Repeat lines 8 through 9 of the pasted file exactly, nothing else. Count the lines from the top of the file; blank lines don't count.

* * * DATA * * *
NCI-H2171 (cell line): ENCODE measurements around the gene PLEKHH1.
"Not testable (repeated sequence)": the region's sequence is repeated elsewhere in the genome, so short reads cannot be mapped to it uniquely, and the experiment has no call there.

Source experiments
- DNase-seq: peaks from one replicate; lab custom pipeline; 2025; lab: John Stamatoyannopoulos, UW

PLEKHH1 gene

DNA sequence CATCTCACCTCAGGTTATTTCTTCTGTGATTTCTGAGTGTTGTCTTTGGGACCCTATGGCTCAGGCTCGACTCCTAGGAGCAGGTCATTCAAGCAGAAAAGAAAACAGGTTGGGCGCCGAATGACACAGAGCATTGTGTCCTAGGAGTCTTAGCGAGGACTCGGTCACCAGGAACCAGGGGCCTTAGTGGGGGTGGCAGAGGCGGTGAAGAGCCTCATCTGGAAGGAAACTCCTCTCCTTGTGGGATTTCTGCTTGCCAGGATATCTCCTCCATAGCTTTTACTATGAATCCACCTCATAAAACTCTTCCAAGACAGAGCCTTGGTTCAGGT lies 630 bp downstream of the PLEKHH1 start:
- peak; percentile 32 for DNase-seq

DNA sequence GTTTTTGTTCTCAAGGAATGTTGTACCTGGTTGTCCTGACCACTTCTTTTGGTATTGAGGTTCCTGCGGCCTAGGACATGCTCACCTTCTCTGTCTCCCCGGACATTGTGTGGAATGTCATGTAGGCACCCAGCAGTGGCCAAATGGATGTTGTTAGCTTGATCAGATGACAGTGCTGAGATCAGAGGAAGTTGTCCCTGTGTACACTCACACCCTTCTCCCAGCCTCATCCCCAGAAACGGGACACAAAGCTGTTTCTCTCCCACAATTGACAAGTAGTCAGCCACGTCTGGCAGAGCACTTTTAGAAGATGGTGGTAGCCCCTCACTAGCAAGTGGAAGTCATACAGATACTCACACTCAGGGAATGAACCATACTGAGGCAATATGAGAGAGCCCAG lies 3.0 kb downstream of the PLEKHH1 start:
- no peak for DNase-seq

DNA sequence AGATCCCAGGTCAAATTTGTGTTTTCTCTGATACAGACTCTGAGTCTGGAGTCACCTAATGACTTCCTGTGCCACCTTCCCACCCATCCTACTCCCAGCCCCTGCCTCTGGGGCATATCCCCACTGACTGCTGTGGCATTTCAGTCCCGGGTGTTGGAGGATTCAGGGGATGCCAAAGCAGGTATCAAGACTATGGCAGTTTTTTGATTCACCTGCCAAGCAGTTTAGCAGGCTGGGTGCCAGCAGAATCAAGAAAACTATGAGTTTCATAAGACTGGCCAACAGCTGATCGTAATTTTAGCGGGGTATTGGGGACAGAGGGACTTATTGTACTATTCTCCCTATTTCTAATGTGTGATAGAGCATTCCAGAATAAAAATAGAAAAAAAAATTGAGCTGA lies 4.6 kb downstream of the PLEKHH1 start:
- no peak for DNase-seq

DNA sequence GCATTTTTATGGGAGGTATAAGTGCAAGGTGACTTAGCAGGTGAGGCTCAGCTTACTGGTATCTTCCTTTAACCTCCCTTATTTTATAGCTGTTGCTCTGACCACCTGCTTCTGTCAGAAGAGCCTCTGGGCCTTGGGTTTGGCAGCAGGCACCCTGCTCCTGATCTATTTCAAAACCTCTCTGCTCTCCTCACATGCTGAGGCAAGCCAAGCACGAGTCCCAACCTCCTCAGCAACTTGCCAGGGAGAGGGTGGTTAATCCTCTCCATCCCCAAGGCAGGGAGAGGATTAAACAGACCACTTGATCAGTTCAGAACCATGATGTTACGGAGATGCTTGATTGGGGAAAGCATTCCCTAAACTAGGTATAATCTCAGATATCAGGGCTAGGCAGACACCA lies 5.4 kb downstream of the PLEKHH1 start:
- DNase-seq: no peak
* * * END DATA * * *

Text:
DNA sequence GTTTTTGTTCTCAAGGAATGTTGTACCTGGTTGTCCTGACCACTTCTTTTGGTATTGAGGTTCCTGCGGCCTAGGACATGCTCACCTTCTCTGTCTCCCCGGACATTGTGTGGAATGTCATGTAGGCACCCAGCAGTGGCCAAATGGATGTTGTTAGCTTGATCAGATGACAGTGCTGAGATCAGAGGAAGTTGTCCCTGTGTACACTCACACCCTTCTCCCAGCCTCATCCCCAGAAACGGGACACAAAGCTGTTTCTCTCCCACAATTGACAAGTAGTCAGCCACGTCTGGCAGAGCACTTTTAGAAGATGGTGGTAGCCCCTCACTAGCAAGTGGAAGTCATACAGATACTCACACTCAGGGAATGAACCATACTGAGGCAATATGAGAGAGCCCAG lies 3.0 kb downstream of the PLEKHH1 start:
- no peak for DNase-seq